In terms of alignment, Elko’s defense is rather straight-forward. There’s a nose and an under 3-technique tackle. There are two ends, one heavy for run defense and one light for the pass rush, and two inside linebackers who flow downhill into the gaps at the snap to clean up anything that leaks past the line. The defensive linemen and two linebackers are responsible for the front six gaps. The tackles are either head-up or shaded on the guards’ outside shoulders. The ends line up wide to attack and put pressure on the edge. The inside linebackers stunt inside the tackles. Elko wants his front six to play like one-gappers who aggressively attack the line of scrimmage and get upfield quickly to be as disruptive as possible. The front four controls the gaps, and the safeties and Rover play off the linebackers who fill gaps that may open in the front.
While it may be easy to assume the Rover is the key to the run-stopping ability of the Elko defense, it really isn’t. The Rover is basically a weakside linebacker who lines up over the tight end but can drop off into coverage, fly to the ball on running plays, or rush the passer on blitz calls. The Rover lines up in a fairly consistent location in this defense, but his roles and assignments can vary widely. The Rover provides the defense with a quicker, more athletic player who can take on the traditional roles of a linebacker with added responsibility in coverage.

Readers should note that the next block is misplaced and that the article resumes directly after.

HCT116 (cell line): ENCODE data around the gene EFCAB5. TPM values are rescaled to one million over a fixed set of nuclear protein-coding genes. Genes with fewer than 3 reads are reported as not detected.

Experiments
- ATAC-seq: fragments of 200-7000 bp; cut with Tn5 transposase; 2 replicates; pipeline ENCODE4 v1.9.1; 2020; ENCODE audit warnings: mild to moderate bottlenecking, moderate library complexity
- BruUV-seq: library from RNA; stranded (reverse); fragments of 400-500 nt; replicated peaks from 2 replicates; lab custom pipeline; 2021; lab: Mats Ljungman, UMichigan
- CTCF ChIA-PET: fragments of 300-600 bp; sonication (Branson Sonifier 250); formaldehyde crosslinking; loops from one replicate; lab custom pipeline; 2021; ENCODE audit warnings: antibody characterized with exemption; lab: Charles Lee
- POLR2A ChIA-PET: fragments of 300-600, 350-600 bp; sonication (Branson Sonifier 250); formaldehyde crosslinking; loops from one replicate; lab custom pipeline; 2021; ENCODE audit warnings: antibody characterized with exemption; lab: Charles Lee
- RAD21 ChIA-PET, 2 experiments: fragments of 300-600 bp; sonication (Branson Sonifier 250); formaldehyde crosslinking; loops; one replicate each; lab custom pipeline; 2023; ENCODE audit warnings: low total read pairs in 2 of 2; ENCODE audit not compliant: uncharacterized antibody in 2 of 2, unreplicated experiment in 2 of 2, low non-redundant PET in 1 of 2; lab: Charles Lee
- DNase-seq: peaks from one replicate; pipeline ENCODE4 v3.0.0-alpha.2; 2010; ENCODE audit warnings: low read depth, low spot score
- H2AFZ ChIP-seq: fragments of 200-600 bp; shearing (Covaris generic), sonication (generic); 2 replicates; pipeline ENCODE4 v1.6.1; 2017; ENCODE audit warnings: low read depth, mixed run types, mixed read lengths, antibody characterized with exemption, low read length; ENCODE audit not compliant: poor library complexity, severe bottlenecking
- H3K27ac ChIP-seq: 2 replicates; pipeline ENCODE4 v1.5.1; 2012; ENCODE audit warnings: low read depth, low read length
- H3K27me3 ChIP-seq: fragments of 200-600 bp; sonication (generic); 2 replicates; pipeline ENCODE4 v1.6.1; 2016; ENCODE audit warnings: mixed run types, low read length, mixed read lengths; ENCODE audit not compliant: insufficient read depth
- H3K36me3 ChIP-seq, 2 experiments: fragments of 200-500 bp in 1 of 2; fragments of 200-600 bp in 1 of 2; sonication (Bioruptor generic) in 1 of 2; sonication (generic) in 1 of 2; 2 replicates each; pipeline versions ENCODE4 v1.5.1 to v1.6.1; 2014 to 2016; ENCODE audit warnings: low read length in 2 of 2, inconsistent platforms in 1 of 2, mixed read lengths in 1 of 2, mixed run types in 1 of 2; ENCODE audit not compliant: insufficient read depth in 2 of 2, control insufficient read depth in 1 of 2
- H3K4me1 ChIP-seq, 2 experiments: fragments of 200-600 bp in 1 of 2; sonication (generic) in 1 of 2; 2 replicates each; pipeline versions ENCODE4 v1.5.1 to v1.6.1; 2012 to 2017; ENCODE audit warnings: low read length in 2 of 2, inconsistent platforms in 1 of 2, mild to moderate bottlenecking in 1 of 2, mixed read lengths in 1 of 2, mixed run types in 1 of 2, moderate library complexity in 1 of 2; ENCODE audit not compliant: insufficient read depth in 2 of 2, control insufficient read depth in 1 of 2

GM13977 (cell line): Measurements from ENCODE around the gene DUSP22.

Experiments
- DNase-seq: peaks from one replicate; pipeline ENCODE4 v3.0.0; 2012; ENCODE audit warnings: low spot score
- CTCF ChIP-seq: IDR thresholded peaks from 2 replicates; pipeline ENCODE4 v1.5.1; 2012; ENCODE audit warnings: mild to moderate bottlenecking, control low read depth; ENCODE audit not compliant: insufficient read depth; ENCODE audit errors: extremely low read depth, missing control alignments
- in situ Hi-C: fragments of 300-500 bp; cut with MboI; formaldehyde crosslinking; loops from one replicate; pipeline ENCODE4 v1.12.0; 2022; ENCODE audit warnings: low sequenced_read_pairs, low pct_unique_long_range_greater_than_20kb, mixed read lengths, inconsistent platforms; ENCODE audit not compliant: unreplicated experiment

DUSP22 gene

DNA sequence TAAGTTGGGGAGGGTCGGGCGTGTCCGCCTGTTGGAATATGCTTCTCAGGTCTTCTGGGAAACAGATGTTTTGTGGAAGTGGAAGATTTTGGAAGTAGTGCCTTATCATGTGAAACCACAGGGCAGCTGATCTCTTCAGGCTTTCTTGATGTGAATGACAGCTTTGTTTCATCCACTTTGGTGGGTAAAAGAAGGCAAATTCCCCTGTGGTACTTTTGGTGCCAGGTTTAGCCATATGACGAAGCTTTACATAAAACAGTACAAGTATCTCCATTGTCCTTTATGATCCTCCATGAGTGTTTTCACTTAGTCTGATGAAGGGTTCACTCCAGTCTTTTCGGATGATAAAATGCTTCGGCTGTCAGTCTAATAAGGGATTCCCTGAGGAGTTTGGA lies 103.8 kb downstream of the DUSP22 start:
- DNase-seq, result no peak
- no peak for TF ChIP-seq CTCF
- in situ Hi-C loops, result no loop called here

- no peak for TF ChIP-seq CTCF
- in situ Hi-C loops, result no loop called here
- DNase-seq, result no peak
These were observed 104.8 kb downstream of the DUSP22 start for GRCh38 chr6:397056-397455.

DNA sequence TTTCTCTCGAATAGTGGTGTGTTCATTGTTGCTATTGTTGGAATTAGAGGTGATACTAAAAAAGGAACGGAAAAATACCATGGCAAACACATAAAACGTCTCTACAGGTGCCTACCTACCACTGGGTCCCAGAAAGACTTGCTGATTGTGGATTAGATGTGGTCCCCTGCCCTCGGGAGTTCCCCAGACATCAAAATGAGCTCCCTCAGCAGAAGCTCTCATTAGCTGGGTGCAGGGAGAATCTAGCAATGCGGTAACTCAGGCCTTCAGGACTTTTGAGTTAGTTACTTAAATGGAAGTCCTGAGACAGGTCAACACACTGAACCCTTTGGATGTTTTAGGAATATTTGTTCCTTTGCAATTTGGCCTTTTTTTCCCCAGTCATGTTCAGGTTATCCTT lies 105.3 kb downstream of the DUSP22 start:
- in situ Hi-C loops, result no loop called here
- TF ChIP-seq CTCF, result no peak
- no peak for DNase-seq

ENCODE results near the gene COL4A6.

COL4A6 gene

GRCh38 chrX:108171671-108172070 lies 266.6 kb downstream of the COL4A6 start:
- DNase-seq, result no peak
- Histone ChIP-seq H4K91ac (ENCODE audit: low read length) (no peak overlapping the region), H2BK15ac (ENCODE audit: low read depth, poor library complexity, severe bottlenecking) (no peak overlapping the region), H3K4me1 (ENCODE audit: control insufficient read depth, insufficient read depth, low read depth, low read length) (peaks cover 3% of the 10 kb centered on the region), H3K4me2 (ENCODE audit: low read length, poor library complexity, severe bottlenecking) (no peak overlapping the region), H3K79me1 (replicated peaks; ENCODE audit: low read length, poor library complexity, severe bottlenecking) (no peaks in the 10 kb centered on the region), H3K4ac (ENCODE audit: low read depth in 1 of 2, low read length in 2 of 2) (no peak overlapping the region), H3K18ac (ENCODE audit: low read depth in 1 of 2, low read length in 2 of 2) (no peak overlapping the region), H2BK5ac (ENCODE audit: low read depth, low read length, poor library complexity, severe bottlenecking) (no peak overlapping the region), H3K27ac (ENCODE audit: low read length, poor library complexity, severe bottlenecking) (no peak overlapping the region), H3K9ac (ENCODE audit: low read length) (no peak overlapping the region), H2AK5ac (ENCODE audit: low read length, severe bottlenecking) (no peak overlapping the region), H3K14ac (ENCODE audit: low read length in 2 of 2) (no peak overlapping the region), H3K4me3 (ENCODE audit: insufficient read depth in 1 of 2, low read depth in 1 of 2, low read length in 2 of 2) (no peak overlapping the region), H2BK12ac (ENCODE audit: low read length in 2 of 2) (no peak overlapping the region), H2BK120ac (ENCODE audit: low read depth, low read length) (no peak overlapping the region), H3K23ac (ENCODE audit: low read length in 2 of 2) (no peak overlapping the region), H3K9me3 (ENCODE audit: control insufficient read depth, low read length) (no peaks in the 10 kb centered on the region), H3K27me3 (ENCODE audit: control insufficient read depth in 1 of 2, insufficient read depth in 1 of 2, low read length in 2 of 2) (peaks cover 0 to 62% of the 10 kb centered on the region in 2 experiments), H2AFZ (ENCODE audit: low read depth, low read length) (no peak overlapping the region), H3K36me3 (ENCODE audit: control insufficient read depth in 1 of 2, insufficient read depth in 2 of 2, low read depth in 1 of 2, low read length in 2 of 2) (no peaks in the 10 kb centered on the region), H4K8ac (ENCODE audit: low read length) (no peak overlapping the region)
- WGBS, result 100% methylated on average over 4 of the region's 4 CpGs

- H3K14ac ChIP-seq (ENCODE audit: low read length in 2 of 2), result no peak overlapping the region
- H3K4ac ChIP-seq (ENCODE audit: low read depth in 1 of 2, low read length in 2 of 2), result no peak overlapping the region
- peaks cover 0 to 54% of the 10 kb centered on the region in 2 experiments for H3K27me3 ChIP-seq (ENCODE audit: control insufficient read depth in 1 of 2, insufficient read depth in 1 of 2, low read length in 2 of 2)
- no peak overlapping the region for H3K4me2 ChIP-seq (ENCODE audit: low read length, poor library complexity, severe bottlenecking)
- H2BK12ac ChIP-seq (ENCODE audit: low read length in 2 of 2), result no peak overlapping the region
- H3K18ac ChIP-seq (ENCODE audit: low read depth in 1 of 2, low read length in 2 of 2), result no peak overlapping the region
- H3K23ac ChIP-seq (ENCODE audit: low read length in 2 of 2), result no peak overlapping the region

The real run-stopping power in Elko’s defense comes from the play of the safeties. He typically uses a 2-high shell in coverage, meaning the two safeties start off at depth from the line of scrimmage. What he does next is what makes his defense effective against the run. Since many teams use RPOs and packaged plays that are dialed in after seeing the defensive alignment just before the snap, Elko has a safety wait until right before the snap to close into the box. This has a couple of effects on the offense. First, it is a rope-a-dope game of cat and mouse. The offensive coordinator usually counts the number of players in the box (or in one side of the box) before the snap and then signals the call into the quarterback (or the quarterback makes the read himself). If OC or QB sees seven in the box, for example, he may elect to use the running play component of the package because there would be an overload of personnel in favor of the offense. If the safeties show a 2-high look, then right before the snap one moves into the box, the perceived advantage for the offense evaporates and the running play will likely fail if the defenders do their jobs.